I don’t know if that’s ADHD or if that simply means that I have difficulty remembering to do things I’m supposed to do, or that I’m bad at finishing one task before starting a new

I find myself going to the grocery store a lot. I am in charge of most of the cooking and baking in our house because I once owned a pie company, though it took me some time to convince my wife that I had once owned a pie company. I burnt the first pie I tried to bake her, early into our courtship. It had been a pecan pie. She loves pecan pie and I make a really good pecan pie except for when I make a mistake and burn it and then it’s not so good because burned pecans don’t smell or taste that appealing. It burned because I forgot I’d put it in the oven. And then I tried to make her a second pie, right after burning the first, and set apples to cook on the stove because I was trying a new technique, but then I forgot about the apples — she claims she had nothing to do with it but I imagine she was distracting me with her feminine wiles — and made apple sauce instead.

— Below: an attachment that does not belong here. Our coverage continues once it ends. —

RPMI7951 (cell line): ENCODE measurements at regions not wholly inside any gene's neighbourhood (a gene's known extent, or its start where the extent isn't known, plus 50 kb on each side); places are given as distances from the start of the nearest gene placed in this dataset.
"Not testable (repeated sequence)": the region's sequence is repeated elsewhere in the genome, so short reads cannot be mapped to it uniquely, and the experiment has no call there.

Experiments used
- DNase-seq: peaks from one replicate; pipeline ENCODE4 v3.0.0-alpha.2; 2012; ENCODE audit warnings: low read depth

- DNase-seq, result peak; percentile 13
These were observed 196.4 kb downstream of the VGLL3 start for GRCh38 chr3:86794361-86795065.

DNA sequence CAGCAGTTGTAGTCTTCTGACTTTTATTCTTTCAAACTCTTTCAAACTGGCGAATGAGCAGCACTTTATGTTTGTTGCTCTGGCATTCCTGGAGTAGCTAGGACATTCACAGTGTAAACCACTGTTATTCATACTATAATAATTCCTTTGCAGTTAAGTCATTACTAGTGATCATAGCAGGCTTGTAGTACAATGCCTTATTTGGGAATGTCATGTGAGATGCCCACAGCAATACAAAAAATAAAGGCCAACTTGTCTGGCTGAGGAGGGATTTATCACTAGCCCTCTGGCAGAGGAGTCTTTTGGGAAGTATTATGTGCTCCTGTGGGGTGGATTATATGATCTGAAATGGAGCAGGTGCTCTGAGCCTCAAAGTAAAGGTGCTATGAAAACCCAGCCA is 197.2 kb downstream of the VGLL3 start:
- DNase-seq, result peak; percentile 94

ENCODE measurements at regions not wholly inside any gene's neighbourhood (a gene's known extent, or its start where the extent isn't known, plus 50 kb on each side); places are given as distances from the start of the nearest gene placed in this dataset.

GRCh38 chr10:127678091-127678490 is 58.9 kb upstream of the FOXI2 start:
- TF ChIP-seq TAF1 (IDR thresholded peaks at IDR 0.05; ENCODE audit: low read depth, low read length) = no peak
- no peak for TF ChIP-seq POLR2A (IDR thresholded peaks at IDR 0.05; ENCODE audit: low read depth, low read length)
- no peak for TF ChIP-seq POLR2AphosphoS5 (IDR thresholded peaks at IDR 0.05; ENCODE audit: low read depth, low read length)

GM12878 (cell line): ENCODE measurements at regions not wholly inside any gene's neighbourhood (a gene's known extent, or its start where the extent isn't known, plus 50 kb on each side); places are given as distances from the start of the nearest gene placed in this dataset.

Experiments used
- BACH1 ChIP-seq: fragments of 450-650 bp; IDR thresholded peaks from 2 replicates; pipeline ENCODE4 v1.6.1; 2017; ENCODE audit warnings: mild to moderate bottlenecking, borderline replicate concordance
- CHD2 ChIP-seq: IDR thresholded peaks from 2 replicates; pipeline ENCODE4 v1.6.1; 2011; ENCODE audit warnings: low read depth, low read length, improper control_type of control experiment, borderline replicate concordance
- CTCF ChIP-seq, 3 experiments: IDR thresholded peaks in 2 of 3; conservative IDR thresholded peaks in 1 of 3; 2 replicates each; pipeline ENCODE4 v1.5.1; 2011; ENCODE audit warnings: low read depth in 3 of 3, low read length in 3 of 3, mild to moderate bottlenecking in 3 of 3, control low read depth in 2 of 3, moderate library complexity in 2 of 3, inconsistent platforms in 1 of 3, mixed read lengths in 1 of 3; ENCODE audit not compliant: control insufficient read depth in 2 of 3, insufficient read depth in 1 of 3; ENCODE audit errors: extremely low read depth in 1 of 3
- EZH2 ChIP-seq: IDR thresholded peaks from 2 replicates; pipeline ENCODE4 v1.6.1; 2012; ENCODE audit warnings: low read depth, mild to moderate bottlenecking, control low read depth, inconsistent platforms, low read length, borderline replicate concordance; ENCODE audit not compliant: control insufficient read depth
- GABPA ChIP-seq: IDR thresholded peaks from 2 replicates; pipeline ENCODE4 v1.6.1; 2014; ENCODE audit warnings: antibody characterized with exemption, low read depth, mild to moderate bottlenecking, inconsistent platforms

I go to the grocery store a lot, back and forth, back and forth, because I make lists but forget to put all of the things I need on the list, or I won’t make a list because I will need two things, only two things, but will come home with two things that aren’t necessarily the two things I went looking for.

A week ago, I pulled down the ice-cream maker from the top shelf of our pantry because we hadn’t used it in over a year and to pack it away because we are moving, and I found ice cream still in it. Well. Whatever ice cream becomes after being left inside an ice-cream maker for a year. I can remember doing this. We had people coming over and I didn’t want to clean the ice-cream maker because it’s a pain to clean because it’s frozen and my hand sticks to it, and so I hid it back in its place to be cleaned later that night.

It’s clean now.

But that, if that’s ADHD, if that’s a thing I can blame for how I am, if I can lay myself at the feet of ADHD and thus be absolved, then, sure, ADHD is what I am. I am exactly that.

Manuel Gonzales is the author of The Miniature Wife and Other Stories, which will be published in January 2013 by Riverhead Books. He is the director of Austin Bat Cave, a non-profit writing & tutoring center for kids in Austin, Texas. You can follow him on twitter, and on tumblr at and Photo by Patrick Ashley.